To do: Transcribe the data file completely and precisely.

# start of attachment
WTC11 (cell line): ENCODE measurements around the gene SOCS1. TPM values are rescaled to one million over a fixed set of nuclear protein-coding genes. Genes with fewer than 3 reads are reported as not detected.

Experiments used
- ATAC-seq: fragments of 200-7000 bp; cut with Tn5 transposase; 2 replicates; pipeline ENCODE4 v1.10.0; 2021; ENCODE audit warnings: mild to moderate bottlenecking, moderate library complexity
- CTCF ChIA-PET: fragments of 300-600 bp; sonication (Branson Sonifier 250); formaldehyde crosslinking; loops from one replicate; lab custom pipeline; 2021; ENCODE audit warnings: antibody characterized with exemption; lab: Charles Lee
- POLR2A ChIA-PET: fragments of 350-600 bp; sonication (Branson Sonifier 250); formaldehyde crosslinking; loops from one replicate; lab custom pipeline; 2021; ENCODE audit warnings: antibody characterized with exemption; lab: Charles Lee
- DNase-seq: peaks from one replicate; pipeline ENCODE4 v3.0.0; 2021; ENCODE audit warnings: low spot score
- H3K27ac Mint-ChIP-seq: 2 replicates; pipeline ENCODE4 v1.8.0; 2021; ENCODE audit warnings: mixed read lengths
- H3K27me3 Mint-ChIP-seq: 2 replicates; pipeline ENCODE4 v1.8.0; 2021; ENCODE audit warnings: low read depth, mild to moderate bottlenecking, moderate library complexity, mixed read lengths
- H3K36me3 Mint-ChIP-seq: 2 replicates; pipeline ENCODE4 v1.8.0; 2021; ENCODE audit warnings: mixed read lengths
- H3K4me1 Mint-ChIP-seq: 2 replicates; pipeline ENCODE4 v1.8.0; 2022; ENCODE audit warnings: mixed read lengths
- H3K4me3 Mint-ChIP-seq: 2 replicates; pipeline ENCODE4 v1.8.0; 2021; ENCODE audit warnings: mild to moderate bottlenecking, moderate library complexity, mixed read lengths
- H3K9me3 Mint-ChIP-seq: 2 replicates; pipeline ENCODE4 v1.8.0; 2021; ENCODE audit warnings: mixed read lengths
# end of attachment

WTC11 (cell line): ENCODE measurements around the gene SOCS1. TPM values are rescaled to one million over a fixed set of nuclear protein-coding genes. Genes with fewer than 3 reads are reported as not detected.

Experiments used
- ATAC-seq: fragments of 200-7000 bp; cut with Tn5 transposase; 2 replicates; pipeline ENCODE4 v1.10.0; 2021; ENCODE audit warnings: mild to moderate bottlenecking, moderate library complexity
- CTCF ChIA-PET: fragments of 300-600 bp; sonication (Branson Sonifier 250); formaldehyde crosslinking; loops from one replicate; lab custom pipeline; 2021; ENCODE audit warnings: antibody characterized with exemption; lab: Charles Lee
- POLR2A ChIA-PET: fragments of 350-600 bp; sonication (Branson Sonifier 250); formaldehyde crosslinking; loops from one replicate; lab custom pipeline; 2021; ENCODE audit warnings: antibody characterized with exemption; lab: Charles Lee
- DNase-seq: peaks from one replicate; pipeline ENCODE4 v3.0.0; 2021; ENCODE audit warnings: low spot score
- H3K27ac Mint-ChIP-seq: 2 replicates; pipeline ENCODE4 v1.8.0; 2021; ENCODE audit warnings: mixed read lengths
- H3K27me3 Mint-ChIP-seq: 2 replicates; pipeline ENCODE4 v1.8.0; 2021; ENCODE audit warnings: low read depth, mild to moderate bottlenecking, moderate library complexity, mixed read lengths
- H3K36me3 Mint-ChIP-seq: 2 replicates; pipeline ENCODE4 v1.8.0; 2021; ENCODE audit warnings: mixed read lengths
- H3K4me1 Mint-ChIP-seq: 2 replicates; pipeline ENCODE4 v1.8.0; 2022; ENCODE audit warnings: mixed read lengths
- H3K4me3 Mint-ChIP-seq: 2 replicates; pipeline ENCODE4 v1.8.0; 2021; ENCODE audit warnings: mild to moderate bottlenecking, moderate library complexity, mixed read lengths
- H3K9me3 Mint-ChIP-seq: 2 replicates; pipeline ENCODE4 v1.8.0; 2021; ENCODE audit warnings: mixed read lengths